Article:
An expert in genetic identification has claimed that restaurants across the globe will soon use state of the art DNA technology to test fish so that customers can confirm they are being served the genuine fish they ordered rather than a cheaper substitute.
The technique would involve a form of “DNA barcoding,” which has already been approved by the U.S. Food and Drug Administration in October.
The DNA barcoding is able to identify the species of fish in a similar way that a supermarket barcode reader works, according to AP.
David Schindel, executive secretary of the Washington-based Consortium for the Barcode of Life, has already commenced talks with leaders within the restaurant industry about implementing the technology.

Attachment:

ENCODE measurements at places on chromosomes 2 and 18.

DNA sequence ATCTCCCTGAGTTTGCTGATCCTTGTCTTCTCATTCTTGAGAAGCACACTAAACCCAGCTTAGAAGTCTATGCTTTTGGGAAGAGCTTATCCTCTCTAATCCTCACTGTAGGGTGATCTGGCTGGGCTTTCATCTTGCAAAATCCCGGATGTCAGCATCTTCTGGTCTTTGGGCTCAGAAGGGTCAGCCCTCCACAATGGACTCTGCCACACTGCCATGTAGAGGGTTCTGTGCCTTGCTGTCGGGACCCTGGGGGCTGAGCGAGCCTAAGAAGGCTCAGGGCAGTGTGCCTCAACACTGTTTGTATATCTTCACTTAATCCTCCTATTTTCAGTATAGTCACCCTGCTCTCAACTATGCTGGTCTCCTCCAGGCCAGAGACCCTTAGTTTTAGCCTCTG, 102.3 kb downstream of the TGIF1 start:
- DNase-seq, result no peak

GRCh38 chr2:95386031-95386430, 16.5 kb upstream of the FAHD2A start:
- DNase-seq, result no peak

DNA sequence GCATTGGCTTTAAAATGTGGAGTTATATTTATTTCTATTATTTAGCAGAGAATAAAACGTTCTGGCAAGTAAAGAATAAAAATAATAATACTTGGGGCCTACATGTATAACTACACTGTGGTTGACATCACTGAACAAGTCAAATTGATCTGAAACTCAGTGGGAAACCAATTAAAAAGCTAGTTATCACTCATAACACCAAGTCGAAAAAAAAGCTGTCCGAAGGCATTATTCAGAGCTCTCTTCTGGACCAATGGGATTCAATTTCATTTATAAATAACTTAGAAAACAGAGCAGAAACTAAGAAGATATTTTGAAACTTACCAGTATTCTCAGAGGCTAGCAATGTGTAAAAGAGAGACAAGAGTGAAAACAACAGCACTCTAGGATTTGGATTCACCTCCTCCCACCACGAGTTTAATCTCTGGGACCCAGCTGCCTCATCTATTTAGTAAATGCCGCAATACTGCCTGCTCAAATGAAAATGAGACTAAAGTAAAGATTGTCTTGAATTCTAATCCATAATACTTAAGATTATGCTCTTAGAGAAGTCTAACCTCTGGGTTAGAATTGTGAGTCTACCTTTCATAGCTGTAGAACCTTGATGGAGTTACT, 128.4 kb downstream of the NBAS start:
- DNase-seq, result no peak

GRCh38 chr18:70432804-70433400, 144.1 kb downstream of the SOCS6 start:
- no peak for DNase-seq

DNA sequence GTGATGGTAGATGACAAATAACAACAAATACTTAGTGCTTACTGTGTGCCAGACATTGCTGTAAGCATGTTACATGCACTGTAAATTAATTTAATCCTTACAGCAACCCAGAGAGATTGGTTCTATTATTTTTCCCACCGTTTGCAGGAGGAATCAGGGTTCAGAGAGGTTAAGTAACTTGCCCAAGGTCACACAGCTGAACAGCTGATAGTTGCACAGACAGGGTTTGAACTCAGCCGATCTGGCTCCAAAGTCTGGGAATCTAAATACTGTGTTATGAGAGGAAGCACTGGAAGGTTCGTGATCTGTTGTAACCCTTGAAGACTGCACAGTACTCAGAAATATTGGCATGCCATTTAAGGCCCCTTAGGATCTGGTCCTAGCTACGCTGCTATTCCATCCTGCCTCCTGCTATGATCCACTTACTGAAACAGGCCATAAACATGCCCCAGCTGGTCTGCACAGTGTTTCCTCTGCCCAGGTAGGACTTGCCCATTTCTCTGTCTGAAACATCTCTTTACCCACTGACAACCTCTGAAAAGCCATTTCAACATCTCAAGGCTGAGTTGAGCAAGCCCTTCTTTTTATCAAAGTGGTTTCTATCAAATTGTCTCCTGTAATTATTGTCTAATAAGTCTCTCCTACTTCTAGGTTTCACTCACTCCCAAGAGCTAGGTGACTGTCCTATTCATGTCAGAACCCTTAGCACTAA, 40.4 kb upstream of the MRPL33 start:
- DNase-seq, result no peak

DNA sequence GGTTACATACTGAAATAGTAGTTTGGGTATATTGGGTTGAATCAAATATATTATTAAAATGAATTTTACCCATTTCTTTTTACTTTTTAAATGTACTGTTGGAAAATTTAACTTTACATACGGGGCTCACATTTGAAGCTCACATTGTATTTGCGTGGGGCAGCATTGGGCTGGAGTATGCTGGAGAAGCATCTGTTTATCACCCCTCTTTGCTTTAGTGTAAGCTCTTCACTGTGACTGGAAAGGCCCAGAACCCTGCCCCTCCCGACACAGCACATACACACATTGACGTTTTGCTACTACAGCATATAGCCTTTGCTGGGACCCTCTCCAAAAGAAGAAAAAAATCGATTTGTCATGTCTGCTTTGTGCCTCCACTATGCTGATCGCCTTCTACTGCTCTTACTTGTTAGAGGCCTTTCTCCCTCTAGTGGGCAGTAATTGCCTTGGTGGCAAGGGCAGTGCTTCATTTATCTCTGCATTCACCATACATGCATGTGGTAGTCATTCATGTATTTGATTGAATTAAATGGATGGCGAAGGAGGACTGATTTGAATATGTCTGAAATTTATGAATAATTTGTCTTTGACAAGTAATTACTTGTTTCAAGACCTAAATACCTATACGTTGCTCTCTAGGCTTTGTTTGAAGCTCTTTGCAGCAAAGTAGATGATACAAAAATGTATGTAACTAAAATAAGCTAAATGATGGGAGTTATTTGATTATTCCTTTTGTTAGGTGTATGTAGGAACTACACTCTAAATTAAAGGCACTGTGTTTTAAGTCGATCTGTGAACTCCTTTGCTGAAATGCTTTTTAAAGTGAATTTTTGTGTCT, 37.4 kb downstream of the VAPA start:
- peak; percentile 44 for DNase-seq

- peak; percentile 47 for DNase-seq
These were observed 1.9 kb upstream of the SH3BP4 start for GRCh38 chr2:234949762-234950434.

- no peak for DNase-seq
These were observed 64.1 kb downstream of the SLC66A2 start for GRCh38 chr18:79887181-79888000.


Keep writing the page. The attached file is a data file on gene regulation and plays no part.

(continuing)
Schindel has said, “When they sell something that's really expensive, they want the consumer to believe that they're getting what they're paying for,” according to AP.
He added: “We're going to start seeing a self-regulating movement by the high-end trade embracing barcoding as a mark of quality.”
The Barcode of Life Database currently stores information on more than 167,000 species according to AP. The earth, in comparison, has approximately 1.8 known species.